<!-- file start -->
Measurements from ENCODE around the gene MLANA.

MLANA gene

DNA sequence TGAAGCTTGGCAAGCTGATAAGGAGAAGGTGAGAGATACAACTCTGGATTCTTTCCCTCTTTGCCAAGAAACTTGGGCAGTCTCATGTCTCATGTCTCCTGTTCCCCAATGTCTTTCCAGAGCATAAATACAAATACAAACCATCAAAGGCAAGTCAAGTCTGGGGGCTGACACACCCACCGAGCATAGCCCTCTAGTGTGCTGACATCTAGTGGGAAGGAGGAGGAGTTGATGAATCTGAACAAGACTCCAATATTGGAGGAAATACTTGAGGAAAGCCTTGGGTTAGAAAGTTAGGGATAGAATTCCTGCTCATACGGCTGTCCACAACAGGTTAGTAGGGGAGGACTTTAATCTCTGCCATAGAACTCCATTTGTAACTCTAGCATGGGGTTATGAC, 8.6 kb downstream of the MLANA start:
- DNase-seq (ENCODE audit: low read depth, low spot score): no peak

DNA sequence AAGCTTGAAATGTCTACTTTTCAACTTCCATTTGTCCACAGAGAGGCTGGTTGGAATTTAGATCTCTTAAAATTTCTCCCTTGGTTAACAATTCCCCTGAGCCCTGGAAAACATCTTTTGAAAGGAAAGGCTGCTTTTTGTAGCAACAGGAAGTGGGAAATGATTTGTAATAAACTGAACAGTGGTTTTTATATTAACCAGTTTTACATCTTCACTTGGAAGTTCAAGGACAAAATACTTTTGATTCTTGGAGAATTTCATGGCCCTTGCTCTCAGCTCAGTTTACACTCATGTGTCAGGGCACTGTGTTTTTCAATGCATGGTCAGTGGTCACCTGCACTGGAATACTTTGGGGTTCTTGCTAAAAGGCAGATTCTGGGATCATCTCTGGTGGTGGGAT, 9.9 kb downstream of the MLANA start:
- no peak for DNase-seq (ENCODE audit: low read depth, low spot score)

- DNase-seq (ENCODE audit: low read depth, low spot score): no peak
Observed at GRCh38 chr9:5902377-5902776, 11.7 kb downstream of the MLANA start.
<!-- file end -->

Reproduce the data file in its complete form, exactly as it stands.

Measurements from ENCODE around the gene MLANA.

MLANA gene

DNA sequence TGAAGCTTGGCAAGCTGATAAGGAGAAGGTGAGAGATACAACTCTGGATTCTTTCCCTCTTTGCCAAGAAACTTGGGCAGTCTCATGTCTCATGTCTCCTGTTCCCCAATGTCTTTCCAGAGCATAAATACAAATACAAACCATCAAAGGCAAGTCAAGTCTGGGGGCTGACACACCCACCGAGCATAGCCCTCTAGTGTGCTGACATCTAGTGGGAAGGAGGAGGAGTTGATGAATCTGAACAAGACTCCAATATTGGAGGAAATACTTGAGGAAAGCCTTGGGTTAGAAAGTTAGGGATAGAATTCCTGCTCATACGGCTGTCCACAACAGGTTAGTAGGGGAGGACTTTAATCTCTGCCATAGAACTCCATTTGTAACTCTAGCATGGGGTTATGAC, 8.6 kb downstream of the MLANA start:
- DNase-seq (ENCODE audit: low read depth, low spot score): no peak

DNA sequence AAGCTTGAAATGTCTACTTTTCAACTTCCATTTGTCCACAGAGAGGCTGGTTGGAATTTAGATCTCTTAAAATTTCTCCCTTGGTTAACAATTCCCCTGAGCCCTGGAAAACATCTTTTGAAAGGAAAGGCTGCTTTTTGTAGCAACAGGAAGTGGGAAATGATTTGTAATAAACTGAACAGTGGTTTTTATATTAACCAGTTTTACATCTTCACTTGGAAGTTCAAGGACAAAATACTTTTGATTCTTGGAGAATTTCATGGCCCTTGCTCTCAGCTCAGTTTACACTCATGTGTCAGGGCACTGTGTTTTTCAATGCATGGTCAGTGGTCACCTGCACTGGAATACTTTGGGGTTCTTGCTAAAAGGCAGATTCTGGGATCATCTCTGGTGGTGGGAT, 9.9 kb downstream of the MLANA start:
- no peak for DNase-seq (ENCODE audit: low read depth, low spot score)

- DNase-seq (ENCODE audit: low read depth, low spot score): no peak
Observed at GRCh38 chr9:5902377-5902776, 11.7 kb downstream of the MLANA start.